Overall, the observations we made during our field trips in groups show the range of perspectives and definitely contribute to the better understanding of the need for dialogue between people to be able to create better solutions and improve our lives in urban areas. What we also learned today is that no matter how complex global challenges may seem, we must remember that it is we who have created them and we are capable of resolving them if we communicate and work together. Concentrating on the areas we walk past on our way to UCL helped us understand the ideas that (Un)Urban programme wants us to tackle.


(Un)Urban Day 1 – (Un)Urban Journeys

After a welcome to both the Global Citizenship Programme and the IGP (Un)Urban Programme, we broke into our working group for the 9 days – Group 2. We then met each other and discussed why we each chose the course.

Our first task was an (Un)Urban journeys activity, which involved a study of a green space with close proximity to UCL. Group 2 all chose to use Gordon Square (the closest green space to the East of campus), as our subject for analysis, with the question: Do you see any obvious connection between how people use green space and their wellbeing? as the primary focus for our study.We split into three smaller groups to work with together whilst in Gordon Square and surveyed the area for approximately 45 minutes. Whilst walking around the green space, we were told to make drawings, take photographs/videos/sound recordings, and get a sense of the urban environment and how people moved and utilised the space.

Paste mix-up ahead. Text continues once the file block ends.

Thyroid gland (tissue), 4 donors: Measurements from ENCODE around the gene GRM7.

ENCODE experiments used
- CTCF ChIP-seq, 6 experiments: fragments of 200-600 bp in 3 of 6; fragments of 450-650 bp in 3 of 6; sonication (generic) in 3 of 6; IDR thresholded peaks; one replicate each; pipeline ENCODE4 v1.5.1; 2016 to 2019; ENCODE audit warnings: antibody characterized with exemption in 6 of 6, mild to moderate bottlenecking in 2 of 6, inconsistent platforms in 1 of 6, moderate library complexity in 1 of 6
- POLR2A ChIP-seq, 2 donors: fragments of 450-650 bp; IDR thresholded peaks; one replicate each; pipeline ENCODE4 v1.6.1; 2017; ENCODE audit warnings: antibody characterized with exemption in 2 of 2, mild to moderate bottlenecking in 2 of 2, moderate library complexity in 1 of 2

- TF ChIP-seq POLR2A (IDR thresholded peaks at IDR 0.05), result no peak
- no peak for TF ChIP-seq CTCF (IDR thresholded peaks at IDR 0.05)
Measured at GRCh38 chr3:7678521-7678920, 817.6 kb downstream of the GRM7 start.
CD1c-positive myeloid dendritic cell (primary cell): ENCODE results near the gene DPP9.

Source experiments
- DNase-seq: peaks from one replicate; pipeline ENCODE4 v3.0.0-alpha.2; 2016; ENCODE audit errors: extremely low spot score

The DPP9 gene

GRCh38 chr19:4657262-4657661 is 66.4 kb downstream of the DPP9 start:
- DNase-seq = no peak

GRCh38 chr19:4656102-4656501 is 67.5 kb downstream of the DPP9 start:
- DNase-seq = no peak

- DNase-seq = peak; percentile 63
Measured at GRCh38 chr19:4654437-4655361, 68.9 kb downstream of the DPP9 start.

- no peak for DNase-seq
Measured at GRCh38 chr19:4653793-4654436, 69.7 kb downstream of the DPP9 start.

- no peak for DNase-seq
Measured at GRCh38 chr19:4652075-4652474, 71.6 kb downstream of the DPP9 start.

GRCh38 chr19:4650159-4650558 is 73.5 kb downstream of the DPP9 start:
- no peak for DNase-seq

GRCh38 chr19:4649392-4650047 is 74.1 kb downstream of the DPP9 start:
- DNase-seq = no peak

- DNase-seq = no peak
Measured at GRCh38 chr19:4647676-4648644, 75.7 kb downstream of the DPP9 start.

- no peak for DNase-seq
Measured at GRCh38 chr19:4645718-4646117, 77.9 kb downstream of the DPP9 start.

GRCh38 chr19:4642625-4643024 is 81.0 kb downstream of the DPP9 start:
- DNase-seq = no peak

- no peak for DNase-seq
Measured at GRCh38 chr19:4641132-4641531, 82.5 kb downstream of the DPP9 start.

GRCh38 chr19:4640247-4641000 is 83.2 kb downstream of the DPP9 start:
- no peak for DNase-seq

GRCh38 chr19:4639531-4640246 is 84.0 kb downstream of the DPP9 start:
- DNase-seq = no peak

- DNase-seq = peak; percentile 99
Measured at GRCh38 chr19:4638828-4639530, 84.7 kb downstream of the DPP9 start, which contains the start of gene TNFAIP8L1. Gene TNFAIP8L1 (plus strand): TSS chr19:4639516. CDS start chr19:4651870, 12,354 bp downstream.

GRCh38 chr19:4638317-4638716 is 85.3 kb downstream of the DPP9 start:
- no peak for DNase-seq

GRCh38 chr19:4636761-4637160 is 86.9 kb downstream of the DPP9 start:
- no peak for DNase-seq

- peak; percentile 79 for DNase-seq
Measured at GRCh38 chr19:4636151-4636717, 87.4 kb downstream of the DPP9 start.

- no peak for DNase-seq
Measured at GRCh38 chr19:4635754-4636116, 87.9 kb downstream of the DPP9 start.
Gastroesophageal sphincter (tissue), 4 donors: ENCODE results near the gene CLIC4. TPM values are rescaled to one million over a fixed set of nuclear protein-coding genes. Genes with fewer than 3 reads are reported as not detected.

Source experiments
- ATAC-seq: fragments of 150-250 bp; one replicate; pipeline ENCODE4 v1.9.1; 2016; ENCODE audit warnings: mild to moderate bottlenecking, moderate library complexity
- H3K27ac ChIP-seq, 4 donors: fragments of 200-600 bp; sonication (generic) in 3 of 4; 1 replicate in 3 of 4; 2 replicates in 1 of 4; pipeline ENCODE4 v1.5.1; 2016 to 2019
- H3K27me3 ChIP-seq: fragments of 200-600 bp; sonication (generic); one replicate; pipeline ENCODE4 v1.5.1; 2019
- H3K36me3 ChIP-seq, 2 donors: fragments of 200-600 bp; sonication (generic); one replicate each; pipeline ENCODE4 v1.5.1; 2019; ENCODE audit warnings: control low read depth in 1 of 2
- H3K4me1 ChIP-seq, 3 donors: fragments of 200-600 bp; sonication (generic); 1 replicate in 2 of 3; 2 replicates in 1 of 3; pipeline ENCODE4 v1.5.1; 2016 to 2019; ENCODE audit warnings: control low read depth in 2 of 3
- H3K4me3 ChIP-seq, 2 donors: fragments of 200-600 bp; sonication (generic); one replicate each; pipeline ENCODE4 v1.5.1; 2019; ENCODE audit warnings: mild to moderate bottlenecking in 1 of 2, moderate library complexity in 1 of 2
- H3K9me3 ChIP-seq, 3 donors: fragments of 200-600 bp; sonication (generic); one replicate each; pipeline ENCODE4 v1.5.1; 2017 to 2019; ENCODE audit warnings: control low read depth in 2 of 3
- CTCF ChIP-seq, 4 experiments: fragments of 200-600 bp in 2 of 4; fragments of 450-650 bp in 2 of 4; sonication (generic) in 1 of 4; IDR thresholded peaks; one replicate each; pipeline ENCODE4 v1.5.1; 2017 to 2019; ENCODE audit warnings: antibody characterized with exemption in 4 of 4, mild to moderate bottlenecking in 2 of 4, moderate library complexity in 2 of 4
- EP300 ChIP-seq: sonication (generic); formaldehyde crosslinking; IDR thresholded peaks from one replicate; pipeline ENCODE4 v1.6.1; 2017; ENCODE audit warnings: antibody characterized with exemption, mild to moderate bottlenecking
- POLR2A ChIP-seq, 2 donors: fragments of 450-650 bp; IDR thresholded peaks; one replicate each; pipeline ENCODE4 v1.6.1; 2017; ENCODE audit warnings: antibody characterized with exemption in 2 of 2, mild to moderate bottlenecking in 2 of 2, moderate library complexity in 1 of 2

image1One of our first observations was how wild the park seemed, in terms of the variation of plants/trees, and the amount of wildlife that resided in the area: the noticeboard said that the most common species were foxes, house mice, brown rats and grey squirrels. (pigeons aside!) The amount of wild flowers, in particular bluebells, and variety of grass and tree sizes helped to create this sense of wilderness or oasis, within such an urban environment. The amount of foliage and trees on the outskirts of the park was greater, especially on each of the corners of the square, which helps contribute to the sense of privacy and unfrequented nature of the square, blocking out the visual and noise pollution from the adjacent roads. There are also small mounds and patches of dense grass, which provides relief from the flat and repetitive environment of London’s streets.
The square has around 15 benches, a café, open grass in the middle and two statues. Most people in the park were either eating lunch, chatting to a friend, or utilising the park as a peaceful diversion on their route to work/home. We met a woman who comes to the square
everyday without fail (even in the winter months), some commuters and a tourist walking her baby around. To all these people the green space was evidently contributing to their daily wellbeing. We also discussed how people might be more inclined to meet or have a serious chat in a park, due to the sense of peacefulness and privacy. Then, we spoke to the café manager, who considered the majority of the users of the park to be those who study/work nearby, along with those who use it as a transitionary route. However, one problem that arose was the recent closure of the north gate, which has disrupted people’s routes and accessibility to the park; but it does arguably increase the privacy and sense of the seclusion that the square offers.